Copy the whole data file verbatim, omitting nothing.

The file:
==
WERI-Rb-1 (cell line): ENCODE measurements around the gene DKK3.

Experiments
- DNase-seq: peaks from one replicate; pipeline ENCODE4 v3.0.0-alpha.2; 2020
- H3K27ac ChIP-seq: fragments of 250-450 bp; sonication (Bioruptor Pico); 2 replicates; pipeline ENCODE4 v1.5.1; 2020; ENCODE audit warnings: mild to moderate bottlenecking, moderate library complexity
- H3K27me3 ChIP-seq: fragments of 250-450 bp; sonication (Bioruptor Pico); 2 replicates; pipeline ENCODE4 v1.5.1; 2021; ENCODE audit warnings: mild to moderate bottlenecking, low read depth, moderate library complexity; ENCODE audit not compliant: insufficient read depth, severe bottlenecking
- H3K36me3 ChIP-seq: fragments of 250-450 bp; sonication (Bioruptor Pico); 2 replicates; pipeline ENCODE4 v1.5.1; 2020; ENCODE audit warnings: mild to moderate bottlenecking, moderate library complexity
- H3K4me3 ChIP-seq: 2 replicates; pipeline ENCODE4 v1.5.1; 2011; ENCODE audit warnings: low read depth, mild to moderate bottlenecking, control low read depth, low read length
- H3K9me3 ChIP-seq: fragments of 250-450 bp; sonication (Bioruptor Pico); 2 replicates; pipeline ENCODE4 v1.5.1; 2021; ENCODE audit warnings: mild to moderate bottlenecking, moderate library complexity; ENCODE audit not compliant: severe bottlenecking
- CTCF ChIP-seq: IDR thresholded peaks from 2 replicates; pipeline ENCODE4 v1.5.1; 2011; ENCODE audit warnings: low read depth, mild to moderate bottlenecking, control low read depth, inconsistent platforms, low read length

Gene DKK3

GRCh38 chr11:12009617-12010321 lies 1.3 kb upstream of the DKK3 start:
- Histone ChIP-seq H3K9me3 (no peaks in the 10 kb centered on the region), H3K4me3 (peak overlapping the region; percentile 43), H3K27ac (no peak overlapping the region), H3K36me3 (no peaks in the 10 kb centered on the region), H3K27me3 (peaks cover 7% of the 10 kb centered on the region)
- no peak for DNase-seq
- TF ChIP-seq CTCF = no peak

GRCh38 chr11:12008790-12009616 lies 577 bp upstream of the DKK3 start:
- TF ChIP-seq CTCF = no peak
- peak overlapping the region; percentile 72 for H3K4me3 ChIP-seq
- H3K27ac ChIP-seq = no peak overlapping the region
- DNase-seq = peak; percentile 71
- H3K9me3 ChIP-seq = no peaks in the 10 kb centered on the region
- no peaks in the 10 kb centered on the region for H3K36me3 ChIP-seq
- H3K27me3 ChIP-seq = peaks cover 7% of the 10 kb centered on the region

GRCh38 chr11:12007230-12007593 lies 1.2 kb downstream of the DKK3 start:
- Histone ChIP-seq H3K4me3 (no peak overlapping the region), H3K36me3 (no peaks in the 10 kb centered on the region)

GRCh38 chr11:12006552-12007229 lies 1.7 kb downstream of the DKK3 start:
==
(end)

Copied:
WERI-Rb-1 (cell line): ENCODE measurements around the gene DKK3.

Experiments
- DNase-seq: peaks from one replicate; pipeline ENCODE4 v3.0.0-alpha.2; 2020
- H3K27ac ChIP-seq: fragments of 250-450 bp; sonication (Bioruptor Pico); 2 replicates; pipeline ENCODE4 v1.5.1; 2020; ENCODE audit warnings: mild to moderate bottlenecking, moderate library complexity
- H3K27me3 ChIP-seq: fragments of 250-450 bp; sonication (Bioruptor Pico); 2 replicates; pipeline ENCODE4 v1.5.1; 2021; ENCODE audit warnings: mild to moderate bottlenecking, low read depth, moderate library complexity; ENCODE audit not compliant: insufficient read depth, severe bottlenecking
- H3K36me3 ChIP-seq: fragments of 250-450 bp; sonication (Bioruptor Pico); 2 replicates; pipeline ENCODE4 v1.5.1; 2020; ENCODE audit warnings: mild to moderate bottlenecking, moderate library complexity
- H3K4me3 ChIP-seq: 2 replicates; pipeline ENCODE4 v1.5.1; 2011; ENCODE audit warnings: low read depth, mild to moderate bottlenecking, control low read depth, low read length
- H3K9me3 ChIP-seq: fragments of 250-450 bp; sonication (Bioruptor Pico); 2 replicates; pipeline ENCODE4 v1.5.1; 2021; ENCODE audit warnings: mild to moderate bottlenecking, moderate library complexity; ENCODE audit not compliant: severe bottlenecking
- CTCF ChIP-seq: IDR thresholded peaks from 2 replicates; pipeline ENCODE4 v1.5.1; 2011; ENCODE audit warnings: low read depth, mild to moderate bottlenecking, control low read depth, inconsistent platforms, low read length

Gene DKK3

GRCh38 chr11:12009617-12010321 lies 1.3 kb upstream of the DKK3 start:
- Histone ChIP-seq H3K9me3 (no peaks in the 10 kb centered on the region), H3K4me3 (peak overlapping the region; percentile 43), H3K27ac (no peak overlapping the region), H3K36me3 (no peaks in the 10 kb centered on the region), H3K27me3 (peaks cover 7% of the 10 kb centered on the region)
- no peak for DNase-seq
- TF ChIP-seq CTCF = no peak

GRCh38 chr11:12008790-12009616 lies 577 bp upstream of the DKK3 start:
- TF ChIP-seq CTCF = no peak
- peak overlapping the region; percentile 72 for H3K4me3 ChIP-seq
- H3K27ac ChIP-seq = no peak overlapping the region
- DNase-seq = peak; percentile 71
- H3K9me3 ChIP-seq = no peaks in the 10 kb centered on the region
- no peaks in the 10 kb centered on the region for H3K36me3 ChIP-seq
- H3K27me3 ChIP-seq = peaks cover 7% of the 10 kb centered on the region

GRCh38 chr11:12007230-12007593 lies 1.2 kb downstream of the DKK3 start:
- Histone ChIP-seq H3K4me3 (no peak overlapping the region), H3K36me3 (no peaks in the 10 kb centered on the region)

GRCh38 chr11:12006552-12007229 lies 1.7 kb downstream of the DKK3 start: